Instant pot sambar, ready in minutes! This popular South Indian soup is made with lentils, mixed vegetables, and flavored with tamarind. Serve this stew with idli, dosa, or overtop steamed basmati rice.
What is Sambar?
Every South Indian household makes its own version of this beloved dish. While spices can vary, there are a few staple ingredients in sambar: lentils (typically toor dal), mixed vegetables, and tamarind.
The type of vegetables in this stew can change depending upon the season and what’s available. The tamarind gives the dish a slightly fruity and tangy flavor, and a bit of sugar or jaggery lends a slightly sweet flavor.
This dish is often served for breakfast or brunch, alongside idli or dosa.
Instant pot sambar is the perfect dish to make any time of the year because it’s fresh, light, and filling all at the same time. This South Indian stew also happens to be naturally gluten-free, vegetarian, and vegan.
I love sambar on its own, but when you combine it with soft and fluffy idli? Oh my goodness. It’s the absolute perfect meal.
Okay well actually…
Maybe sambar and dosa is the absolute perfect meal…
I mean, both are amazing, but if I had to choose between idli and dosa… I’d choose dosa. Thoughts?
Here’s the thing. While I really love soft and fluffy idli, you can’t beat the crunch you get from dosa. I’m not sure there is anything better than dipping pieces of crispy dosa in a bowl of hot sambar. Some of the dosa gets soft, and then some parts stay crisp. It’s just so, so good.
When it comes to serving sambar, you really can’t go wrong with either idli or dosa. And if you can’t choose between the two, then I guess you can eat sambar like soup. Or you can make both, lol.
What Vegetables are in Sambar?
Sambar is typically made with mixed vegetables – use any vegetable you’d like. The great thing about sambar is that by switching up the vegetables, you can get a slightly different sambar every time you make this dish. Use what’s in season.
Here are few ideas of what to add to sambar:
- green beans
There’s one vegetable I mentioned above that may be new to you. Have you heard of drumsticks? Not like actual drumsticks, silly. I’m talking about the Indian vegetable – it’s apparently also known as moringa (though I’ve never actually heard anyone refer to this vegetable as moringa… like ever). Anyway, drumsticks are one of my favorite Indian vegetables in sambar – it’s the thick green-looking thing on the left side of the picture below.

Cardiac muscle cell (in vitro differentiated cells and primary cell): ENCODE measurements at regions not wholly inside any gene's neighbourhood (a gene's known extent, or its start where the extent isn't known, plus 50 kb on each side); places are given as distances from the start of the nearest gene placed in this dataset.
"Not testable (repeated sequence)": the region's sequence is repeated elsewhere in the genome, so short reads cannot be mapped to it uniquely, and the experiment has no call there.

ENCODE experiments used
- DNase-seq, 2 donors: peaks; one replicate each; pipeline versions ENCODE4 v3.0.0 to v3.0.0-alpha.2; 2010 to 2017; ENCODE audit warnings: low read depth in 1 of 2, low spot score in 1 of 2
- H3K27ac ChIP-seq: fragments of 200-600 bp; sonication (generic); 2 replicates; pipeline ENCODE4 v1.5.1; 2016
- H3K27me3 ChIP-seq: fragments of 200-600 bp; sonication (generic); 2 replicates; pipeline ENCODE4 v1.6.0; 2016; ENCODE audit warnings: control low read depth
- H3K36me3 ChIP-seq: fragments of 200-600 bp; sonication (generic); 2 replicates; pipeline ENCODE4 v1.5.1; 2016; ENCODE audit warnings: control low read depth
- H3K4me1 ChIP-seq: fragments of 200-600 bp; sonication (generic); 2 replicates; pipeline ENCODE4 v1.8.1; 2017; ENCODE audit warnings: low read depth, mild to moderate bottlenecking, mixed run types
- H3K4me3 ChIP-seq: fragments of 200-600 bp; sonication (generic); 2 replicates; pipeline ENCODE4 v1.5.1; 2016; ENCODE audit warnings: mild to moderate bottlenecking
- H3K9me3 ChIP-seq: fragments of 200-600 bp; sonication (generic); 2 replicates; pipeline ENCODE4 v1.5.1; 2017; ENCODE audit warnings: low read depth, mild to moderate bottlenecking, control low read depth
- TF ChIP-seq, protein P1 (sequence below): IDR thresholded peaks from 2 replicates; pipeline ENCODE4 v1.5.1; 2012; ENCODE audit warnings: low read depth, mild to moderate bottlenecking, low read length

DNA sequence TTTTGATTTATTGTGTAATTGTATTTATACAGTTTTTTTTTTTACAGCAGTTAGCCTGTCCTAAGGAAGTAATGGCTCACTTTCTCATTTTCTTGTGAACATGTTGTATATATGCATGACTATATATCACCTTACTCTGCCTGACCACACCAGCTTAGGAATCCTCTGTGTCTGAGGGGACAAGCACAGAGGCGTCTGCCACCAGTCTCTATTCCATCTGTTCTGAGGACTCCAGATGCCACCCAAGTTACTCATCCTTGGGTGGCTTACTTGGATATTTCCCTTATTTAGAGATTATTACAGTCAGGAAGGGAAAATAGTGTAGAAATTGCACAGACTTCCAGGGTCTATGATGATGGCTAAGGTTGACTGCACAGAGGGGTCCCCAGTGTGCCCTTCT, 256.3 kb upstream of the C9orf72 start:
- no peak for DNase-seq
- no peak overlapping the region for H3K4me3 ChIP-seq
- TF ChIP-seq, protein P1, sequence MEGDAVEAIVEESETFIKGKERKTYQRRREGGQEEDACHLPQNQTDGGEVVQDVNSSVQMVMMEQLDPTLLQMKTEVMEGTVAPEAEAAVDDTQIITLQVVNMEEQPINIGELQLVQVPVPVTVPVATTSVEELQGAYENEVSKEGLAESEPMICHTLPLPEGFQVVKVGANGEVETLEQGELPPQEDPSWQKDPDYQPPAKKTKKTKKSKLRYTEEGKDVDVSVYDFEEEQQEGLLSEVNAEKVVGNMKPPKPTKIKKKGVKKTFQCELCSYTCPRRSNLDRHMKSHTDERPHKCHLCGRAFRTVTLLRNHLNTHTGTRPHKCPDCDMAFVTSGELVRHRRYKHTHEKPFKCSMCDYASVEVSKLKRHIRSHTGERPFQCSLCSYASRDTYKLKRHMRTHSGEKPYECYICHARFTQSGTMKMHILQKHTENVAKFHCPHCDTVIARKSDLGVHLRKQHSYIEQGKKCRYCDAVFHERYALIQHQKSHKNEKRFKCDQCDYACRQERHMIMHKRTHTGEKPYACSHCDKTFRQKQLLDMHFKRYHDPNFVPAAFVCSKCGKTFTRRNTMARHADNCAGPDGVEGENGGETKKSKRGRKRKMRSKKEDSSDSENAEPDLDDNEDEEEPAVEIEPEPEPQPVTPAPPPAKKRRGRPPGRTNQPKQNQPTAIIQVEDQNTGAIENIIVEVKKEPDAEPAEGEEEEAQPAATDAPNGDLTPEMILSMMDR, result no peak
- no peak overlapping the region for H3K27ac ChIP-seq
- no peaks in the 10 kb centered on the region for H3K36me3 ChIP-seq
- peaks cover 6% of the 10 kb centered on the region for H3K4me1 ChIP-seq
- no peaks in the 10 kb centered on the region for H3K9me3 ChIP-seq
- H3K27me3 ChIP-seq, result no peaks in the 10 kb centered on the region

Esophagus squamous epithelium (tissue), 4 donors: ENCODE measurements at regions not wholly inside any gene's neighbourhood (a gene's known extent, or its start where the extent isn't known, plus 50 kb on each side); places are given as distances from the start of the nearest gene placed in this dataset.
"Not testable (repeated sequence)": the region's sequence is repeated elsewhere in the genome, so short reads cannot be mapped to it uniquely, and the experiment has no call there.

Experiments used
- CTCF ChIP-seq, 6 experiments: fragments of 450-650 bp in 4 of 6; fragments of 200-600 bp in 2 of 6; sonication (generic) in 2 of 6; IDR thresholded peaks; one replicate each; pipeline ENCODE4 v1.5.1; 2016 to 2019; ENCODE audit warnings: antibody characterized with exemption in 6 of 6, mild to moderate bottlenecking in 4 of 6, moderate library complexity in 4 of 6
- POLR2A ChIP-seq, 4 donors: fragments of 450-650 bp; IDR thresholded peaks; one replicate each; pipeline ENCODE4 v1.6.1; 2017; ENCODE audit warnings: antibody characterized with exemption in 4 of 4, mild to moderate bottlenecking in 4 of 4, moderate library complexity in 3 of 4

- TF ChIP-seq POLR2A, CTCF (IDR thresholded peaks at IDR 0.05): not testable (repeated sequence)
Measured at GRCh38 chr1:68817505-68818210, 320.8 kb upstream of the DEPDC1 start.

When eating drumsticks, eat the pulpy inside and then discard the fibrous exterior (it’s similar to eating artichoke leaves – use your teeth to eat the pulpy portion, then toss out the rest). I have to use my fingers to eat this vegetable, but my (south Indian) husband somehow removes the pulpy part in his mouth, which for some reason absolutely fascinates me. I weirdly enjoy watching him eat drumsticks. I’m also (very) easily amused… Anyway, try it out – go to any Indian grocery store, and you’ll see it in the frozen aisle.
Can I use pre-made or store-bought sambar masala instead of individual spices?
Yes! If you’d like to use your own sambar blend or store-bought sambar masala, then leave out my spices and add the masala to taste.
I’ve listed individual spices for this recipe for those who don’t want to buy masala or for those who are like me and prefer to control the amount of spices used.
You’ll notice that in most of my recipes, I prefer to use individual spices rather than store-bought pre-made masalas (store-bought garam masala being the exception).
There are two reasons that I prefer to use individual spices:
- I can flavor the dish to my taste.
- I can offer my blog readers consistent results. Not all spice mixes are created the same, and so if you use a masala mix, there’s a chance you may not like the outcome, whereas I have tested my recipe using the exact amount of spices listed.
That said, you can absolutely use sambar masala if you have a family recipe or prefer to do it that way. Just make sure you like the masala mix, so you’re happy with the end result. If you do try my instant pot sambar as written, though, let me know!
- 4 cups water
- 3 cups chopped mixed vegetables* see notes below
- 1 tomato chopped
- ½ onion chopped into chunks
- 1 teaspoon sugar or jaggery to taste
- 1 teaspoon tamarind paste
- Soak the split pigeon peas (toor dal) in cold water for 1 hour. Drain, rinse and set aside.
- Press the sauté button, add the oil and allow it to heat up for a minute. Add the mustard seeds and fenugreek seeds. Once the mustard seeds begin to splutter, add the curry leaves, garlic, ginger and spices. Stir, then add the remaining ingredients and mix well.
- Secure the lid, close the pressure valve and cook for 10 minutes at high pressure.
- Naturally release pressure for 15 minutes. Open the valve to release any remaining pressure.
- Serve over rice or with idli or dosa.
- *This dish is typically made with mixed vegetables like okra, eggplant, carrots, green beans, potatoes and drumsticks. You can find drumsticks, also known as moringa, in the frozen aisle of any Indian grocery store. When eating drumsticks, eat the pulpy inside and then discard the fibrous exterior (it’s kind of like eating artichoke leaves).
- To make roasted cumin powder: heat a skillet over low heat and dry roast cumin seeds (I usually do 1 cup) for 5-10 minutes, stirring occasionally until the color of the cumin changes to a dark brown. Turn off the heat and allow the cumin seeds to cool down. Place the cumin into a spice grinder and blend until smooth. Store in an airtight jar and use within 6-8 months for the most flavor.